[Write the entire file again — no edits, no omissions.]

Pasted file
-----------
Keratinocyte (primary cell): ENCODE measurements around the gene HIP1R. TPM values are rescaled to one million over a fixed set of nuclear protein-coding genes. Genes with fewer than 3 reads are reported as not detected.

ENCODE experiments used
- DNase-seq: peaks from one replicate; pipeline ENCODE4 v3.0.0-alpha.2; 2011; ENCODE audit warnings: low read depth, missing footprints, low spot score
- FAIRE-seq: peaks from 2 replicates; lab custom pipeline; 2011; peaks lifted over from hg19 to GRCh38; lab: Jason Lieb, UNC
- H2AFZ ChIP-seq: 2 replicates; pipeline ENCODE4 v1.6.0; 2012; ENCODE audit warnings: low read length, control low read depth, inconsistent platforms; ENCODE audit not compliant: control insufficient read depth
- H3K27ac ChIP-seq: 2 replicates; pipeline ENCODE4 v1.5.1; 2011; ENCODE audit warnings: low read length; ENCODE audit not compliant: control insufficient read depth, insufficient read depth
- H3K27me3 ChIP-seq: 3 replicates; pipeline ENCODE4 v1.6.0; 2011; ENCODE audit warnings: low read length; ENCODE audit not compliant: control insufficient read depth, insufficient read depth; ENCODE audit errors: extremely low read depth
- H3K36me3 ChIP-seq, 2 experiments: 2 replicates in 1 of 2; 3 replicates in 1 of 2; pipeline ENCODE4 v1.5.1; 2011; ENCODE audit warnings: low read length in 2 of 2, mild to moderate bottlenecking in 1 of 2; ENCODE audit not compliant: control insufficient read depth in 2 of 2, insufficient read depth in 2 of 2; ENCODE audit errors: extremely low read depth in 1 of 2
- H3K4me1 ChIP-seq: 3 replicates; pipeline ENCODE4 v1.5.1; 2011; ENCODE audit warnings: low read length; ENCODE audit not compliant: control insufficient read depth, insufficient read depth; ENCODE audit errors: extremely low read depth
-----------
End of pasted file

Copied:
Keratinocyte (primary cell): ENCODE measurements around the gene HIP1R. TPM values are rescaled to one million over a fixed set of nuclear protein-coding genes. Genes with fewer than 3 reads are reported as not detected.

ENCODE experiments used
- DNase-seq: peaks from one replicate; pipeline ENCODE4 v3.0.0-alpha.2; 2011; ENCODE audit warnings: low read depth, missing footprints, low spot score
- FAIRE-seq: peaks from 2 replicates; lab custom pipeline; 2011; peaks lifted over from hg19 to GRCh38; lab: Jason Lieb, UNC
- H2AFZ ChIP-seq: 2 replicates; pipeline ENCODE4 v1.6.0; 2012; ENCODE audit warnings: low read length, control low read depth, inconsistent platforms; ENCODE audit not compliant: control insufficient read depth
- H3K27ac ChIP-seq: 2 replicates; pipeline ENCODE4 v1.5.1; 2011; ENCODE audit warnings: low read length; ENCODE audit not compliant: control insufficient read depth, insufficient read depth
- H3K27me3 ChIP-seq: 3 replicates; pipeline ENCODE4 v1.6.0; 2011; ENCODE audit warnings: low read length; ENCODE audit not compliant: control insufficient read depth, insufficient read depth; ENCODE audit errors: extremely low read depth
- H3K36me3 ChIP-seq, 2 experiments: 2 replicates in 1 of 2; 3 replicates in 1 of 2; pipeline ENCODE4 v1.5.1; 2011; ENCODE audit warnings: low read length in 2 of 2, mild to moderate bottlenecking in 1 of 2; ENCODE audit not compliant: control insufficient read depth in 2 of 2, insufficient read depth in 2 of 2; ENCODE audit errors: extremely low read depth in 1 of 2
- H3K4me1 ChIP-seq: 3 replicates; pipeline ENCODE4 v1.5.1; 2011; ENCODE audit warnings: low read length; ENCODE audit not compliant: control insufficient read depth, insufficient read depth; ENCODE audit errors: extremely low read depth